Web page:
Posts Tagged ‘loved ones’


I am currently looking into the work of Karen and Tom Brenner of Brenner Pathways. I am inviting you to visit their website  www.brennerpathways.org  and view the amazing video “Montessori Stepping Stones – Brenner Pathways.  As I am a devoted enthusiast of Montessori for the young, their work in employing Montessori Sensorial learning with dementia and Alzheimers patients has really caught my attention and interest.

I share below a writing from Karen’s website blog with a good reminder for us (who can) “remember” not to use the word remember with our afflicted loved ones. This is precious to learn.  I decided not to paraphrase or describe what she has said here, for she says it only too well.

From the writing of Karen Brenner MA

“Did you know that there are different memory systems at work in our brains?  One of those systems is the declarative memory system. This is the memory system that affects short term memory, language, facts, recent episodes and executive function (the ability to make large and small decisions.)  This is why a person living with Alzheimer’s often cannot remember things that happened five minutes ago, or remember the names of loved ones, or struggles to make the simplest decisions. Just as the lyrics from the old Frank Sinatra song describes:

“It seems we stood and talked like this before. We looked at each other
in the same way then, but I can’t remember where or when.

For someone living with Alzheimer’s, it is as though someone walks in every five minutes with a magic wand, waves the wand, and poof, everything that just happened to them in the last few minutes disappears. This disappearing act happens every few minutes, all day long. Can you imagine how frustrating, how frightening, how aggravating this must be?

It is often made even worse by well-meaning caregivers who insist that the person:

“Just ate dinner ten minutes ago, don’t you remember?”

“Just saw your daughter this morning, don’t you remember?”

“Just went outside for a walk, don’t you remember?”

The problem is, of course, that people with Alzheimer’s don’t remember these episodes that just happened. That magic wand wipes the slate clean again, and again, and again.

To make our lives and the lives of people living with Alzheimer’s a bit easier, we recommend that you lose the word “remember.” This is not an easy thing to do. In the course of a conversation, it is very natural to ask each other if we remember a person or event. But, for the person living with Alzheimer’s, asking them to remember is like asking them to jump up and fly around the room.

Declarative memory also affects language, and that is why people living with Alzheimer’s often struggle to remember names of people or names of common objects…
We all do a little of this ourselves in our daily lives. We’ve all had the experience where a word is right on the tip of our tongue but we cannot find it…. But, for the person living with Alzheimer’s, the constant struggle for words can be exhausting and enraging.

Many times when we are working in a nursing home or an adult day center, we will hear family members or friends pleading with their loved one who has Alzheimer’s, “You remember, Mom. They lived next door to us for forty years! You have to remember them. She was your best friend!”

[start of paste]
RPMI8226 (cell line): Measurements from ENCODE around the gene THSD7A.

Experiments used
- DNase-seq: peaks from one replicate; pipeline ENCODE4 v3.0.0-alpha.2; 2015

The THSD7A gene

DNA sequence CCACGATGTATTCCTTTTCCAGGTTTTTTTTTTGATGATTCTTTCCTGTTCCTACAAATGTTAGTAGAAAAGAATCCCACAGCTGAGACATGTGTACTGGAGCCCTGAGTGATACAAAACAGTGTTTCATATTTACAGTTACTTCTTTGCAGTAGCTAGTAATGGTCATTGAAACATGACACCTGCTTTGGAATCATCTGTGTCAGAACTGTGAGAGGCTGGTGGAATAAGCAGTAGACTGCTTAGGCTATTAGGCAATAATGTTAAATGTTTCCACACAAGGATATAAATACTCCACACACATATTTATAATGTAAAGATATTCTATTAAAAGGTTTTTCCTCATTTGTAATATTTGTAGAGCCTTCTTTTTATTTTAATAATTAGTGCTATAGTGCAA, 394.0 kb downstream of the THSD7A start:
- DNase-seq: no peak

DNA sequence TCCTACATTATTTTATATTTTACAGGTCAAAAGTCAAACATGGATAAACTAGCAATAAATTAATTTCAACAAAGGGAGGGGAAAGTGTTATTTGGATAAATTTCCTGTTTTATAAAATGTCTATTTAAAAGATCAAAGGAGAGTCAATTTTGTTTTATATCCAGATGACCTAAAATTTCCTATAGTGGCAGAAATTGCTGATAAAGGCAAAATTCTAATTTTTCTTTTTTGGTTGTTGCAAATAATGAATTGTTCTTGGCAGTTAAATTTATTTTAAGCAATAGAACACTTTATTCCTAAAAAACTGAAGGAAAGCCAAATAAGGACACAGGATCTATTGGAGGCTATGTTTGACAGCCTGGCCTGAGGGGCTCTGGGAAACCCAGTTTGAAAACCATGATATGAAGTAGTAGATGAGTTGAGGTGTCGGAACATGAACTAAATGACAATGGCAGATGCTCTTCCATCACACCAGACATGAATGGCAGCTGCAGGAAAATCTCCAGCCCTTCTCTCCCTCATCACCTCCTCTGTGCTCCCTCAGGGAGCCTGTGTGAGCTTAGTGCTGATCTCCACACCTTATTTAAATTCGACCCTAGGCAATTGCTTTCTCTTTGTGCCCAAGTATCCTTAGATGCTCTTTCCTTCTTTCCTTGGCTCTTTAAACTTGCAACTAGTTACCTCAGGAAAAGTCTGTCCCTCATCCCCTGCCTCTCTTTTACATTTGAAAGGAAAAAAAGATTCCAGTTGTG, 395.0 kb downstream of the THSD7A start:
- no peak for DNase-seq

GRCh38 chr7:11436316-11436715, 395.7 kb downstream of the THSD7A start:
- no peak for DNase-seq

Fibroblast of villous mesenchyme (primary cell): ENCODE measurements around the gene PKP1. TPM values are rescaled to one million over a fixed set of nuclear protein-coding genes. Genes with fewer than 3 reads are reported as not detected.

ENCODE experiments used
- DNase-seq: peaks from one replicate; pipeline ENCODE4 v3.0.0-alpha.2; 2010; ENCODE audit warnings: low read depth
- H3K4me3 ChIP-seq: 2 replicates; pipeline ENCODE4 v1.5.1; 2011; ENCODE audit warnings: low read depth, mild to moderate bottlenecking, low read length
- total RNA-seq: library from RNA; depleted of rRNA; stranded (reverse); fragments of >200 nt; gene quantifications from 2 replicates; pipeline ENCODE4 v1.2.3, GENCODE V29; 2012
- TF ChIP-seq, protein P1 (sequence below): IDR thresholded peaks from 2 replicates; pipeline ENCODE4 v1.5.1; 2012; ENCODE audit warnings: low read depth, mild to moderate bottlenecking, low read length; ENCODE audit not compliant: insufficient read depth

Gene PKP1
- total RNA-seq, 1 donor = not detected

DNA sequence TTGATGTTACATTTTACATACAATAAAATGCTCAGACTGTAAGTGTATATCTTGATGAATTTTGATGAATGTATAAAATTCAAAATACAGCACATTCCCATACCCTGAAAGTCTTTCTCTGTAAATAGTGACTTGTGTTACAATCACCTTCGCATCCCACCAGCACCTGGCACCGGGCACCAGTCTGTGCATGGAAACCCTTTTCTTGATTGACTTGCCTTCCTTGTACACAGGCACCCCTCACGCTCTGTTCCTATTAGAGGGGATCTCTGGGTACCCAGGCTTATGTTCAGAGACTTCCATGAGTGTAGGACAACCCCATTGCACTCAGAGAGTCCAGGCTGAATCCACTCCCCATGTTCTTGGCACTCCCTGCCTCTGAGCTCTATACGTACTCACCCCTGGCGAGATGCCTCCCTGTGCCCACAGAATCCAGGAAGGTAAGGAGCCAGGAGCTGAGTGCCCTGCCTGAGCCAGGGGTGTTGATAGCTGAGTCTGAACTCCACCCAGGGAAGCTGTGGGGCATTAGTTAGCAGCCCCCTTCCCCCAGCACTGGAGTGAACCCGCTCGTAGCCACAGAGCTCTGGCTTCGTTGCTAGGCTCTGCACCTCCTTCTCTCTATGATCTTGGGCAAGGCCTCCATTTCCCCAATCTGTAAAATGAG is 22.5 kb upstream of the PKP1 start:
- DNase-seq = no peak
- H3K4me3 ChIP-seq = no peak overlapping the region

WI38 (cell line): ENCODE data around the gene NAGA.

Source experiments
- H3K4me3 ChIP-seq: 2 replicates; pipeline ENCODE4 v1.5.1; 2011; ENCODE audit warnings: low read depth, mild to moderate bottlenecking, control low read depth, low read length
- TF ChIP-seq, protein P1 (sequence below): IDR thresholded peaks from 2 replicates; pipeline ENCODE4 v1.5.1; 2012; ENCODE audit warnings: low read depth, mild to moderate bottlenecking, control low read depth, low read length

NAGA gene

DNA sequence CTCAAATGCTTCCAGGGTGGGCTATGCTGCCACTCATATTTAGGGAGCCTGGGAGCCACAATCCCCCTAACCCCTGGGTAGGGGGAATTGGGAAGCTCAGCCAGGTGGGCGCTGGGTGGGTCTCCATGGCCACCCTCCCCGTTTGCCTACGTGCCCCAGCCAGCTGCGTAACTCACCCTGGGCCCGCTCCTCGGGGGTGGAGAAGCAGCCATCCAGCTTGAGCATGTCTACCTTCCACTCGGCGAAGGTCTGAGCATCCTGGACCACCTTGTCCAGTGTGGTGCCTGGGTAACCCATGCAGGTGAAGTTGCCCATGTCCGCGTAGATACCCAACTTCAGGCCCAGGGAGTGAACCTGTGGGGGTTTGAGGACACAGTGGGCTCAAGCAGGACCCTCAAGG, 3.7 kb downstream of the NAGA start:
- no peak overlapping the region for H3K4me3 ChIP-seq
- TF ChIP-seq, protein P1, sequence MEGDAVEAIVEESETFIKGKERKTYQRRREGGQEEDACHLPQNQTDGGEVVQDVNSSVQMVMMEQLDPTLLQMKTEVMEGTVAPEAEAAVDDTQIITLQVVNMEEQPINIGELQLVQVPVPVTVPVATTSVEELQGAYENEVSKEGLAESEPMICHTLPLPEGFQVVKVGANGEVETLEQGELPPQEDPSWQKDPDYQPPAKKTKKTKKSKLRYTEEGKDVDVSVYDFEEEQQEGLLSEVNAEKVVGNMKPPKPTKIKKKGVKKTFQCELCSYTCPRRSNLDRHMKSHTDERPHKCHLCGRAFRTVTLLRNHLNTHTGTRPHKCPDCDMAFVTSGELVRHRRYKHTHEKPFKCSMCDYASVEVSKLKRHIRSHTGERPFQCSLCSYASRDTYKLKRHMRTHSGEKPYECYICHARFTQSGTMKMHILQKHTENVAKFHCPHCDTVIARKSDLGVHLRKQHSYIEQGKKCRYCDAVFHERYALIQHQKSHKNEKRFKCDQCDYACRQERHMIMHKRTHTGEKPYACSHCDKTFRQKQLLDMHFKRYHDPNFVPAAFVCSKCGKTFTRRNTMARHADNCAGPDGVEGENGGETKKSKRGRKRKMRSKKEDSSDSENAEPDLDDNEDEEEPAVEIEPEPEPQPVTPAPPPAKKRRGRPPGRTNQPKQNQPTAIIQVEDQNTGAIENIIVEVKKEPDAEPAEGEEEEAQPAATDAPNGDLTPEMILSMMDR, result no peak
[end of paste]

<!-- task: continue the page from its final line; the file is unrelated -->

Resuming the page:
Because of the impaired declarative memory, people with Alzheimer’s are often not able to remember names or faces of people they have known most of their lives. Trying to convince them otherwise is not going to help. We have to understand what they are dealing with; there are parts of their memory that are simply gone.

….To keep the ones we love in our life, it is important to understand that occasional fleeting moments of recognition or remembrance are causes for celebration, not despair. Rather than constantly mourning the loss of the person we knew and loved, we must learn to appreciate these brief encounters, these moments of connection.

We must learn to see them as little gifts that flash brightly and leave just as suddenly as they come. If we can learn to enjoy this flash of connection, these little moments, we can have the people we love in our lives again, not, of course, as we used to have them in our lives, but still with us, one brief moment at a time. These moments of recognition, of connection, are like little jewels that are strung on the necklace of time.”

Written By Karen Brenner – September 14, 2011

Karen Brenner has worked in the field of education for 30 years as a teacher and administrator. She co-founded Montessori schools in the Chicago area, one of which specializes in the education of children who are deaf or communication disordered. She is co-founder with her husband Tom of the consulting and educational company, Brenner Pathways. Tom Brenner holds an MA in Gerontology and has been working as a trainer, writer and consultant in the field of aging for many years. Together, they employ the Montessori Method of sensorial learning with elderly group home care of dementia and Alzheimers residents.


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